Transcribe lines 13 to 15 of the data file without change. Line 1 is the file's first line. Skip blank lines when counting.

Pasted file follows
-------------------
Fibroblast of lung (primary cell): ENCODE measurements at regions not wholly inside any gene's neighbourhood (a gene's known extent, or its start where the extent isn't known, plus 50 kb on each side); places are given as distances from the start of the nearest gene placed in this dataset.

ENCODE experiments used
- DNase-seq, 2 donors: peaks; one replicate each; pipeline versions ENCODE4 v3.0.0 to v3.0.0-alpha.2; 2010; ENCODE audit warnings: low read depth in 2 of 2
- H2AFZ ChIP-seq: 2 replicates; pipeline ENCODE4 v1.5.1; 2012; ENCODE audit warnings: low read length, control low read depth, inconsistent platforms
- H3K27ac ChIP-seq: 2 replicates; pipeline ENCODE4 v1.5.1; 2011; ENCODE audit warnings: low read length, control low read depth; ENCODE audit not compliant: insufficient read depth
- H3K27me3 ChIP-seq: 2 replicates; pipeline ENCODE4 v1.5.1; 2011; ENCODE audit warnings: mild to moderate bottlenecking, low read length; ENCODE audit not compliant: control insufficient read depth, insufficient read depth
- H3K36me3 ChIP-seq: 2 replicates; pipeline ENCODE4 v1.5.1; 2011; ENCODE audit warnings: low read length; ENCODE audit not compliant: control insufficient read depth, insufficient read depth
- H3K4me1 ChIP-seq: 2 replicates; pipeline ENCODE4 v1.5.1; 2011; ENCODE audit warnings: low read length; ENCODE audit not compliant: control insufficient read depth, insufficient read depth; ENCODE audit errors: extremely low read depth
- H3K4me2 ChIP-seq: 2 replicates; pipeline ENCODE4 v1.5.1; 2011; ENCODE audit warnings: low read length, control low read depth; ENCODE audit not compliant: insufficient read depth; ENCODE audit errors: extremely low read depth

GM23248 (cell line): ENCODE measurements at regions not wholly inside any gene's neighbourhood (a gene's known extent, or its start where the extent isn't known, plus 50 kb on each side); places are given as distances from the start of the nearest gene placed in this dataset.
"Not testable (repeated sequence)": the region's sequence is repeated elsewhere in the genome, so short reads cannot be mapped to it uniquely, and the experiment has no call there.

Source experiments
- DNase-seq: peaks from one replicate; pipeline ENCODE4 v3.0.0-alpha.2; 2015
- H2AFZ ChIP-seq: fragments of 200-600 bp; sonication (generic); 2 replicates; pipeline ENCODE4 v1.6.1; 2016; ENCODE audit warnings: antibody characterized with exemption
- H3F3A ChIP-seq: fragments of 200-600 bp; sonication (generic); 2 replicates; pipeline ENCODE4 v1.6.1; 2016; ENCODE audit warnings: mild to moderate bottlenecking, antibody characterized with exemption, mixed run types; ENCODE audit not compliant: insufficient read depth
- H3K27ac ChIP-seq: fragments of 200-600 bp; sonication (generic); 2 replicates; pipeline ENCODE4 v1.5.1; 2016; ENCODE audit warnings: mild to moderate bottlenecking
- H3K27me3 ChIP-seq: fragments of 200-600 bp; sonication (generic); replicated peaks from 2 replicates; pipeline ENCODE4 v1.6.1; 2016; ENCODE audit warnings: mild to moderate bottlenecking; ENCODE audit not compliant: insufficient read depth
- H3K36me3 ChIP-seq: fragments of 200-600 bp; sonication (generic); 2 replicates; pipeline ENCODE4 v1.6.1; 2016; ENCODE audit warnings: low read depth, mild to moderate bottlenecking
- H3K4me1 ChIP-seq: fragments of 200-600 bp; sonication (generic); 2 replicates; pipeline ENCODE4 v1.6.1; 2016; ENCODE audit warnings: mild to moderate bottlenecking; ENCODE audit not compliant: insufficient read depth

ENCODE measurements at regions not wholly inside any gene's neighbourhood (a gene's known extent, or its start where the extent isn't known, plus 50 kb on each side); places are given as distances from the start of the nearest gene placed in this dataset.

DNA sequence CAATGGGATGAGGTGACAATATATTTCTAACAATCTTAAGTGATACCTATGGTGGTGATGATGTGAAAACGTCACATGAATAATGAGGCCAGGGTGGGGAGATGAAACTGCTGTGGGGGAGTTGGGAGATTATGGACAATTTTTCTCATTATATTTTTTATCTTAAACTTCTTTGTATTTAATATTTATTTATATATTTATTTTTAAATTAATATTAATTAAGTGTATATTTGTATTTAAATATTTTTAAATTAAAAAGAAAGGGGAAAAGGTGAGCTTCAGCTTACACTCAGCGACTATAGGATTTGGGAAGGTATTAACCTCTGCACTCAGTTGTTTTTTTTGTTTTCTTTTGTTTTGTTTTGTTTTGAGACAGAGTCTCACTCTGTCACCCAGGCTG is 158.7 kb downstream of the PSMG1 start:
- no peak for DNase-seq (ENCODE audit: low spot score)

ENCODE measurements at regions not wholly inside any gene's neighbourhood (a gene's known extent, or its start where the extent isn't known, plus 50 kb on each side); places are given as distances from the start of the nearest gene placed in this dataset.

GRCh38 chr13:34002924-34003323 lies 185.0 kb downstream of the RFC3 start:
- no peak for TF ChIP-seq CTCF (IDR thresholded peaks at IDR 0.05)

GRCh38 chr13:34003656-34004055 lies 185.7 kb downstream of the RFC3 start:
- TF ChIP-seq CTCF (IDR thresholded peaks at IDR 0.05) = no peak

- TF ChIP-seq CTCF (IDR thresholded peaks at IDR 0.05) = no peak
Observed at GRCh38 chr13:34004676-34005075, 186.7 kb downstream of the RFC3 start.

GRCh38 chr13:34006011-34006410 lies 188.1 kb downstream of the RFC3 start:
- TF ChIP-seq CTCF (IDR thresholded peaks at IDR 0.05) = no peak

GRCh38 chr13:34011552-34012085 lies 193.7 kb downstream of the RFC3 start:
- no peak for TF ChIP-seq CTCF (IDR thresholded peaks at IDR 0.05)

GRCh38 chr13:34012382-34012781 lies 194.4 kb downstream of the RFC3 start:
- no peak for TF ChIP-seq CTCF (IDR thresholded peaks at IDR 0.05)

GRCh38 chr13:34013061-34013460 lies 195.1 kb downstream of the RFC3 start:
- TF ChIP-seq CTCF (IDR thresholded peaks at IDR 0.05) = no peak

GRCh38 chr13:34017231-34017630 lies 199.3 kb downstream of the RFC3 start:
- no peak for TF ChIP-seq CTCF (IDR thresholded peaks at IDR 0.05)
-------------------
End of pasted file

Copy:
- DNase-seq: peaks from one replicate; pipeline ENCODE4 v3.0.0-alpha.2; 2015
- H2AFZ ChIP-seq: fragments of 200-600 bp; sonication (generic); 2 replicates; pipeline ENCODE4 v1.6.1; 2016; ENCODE audit warnings: antibody characterized with exemption
- H3F3A ChIP-seq: fragments of 200-600 bp; sonication (generic); 2 replicates; pipeline ENCODE4 v1.6.1; 2016; ENCODE audit warnings: mild to moderate bottlenecking, antibody characterized with exemption, mixed run types; ENCODE audit not compliant: insufficient read depth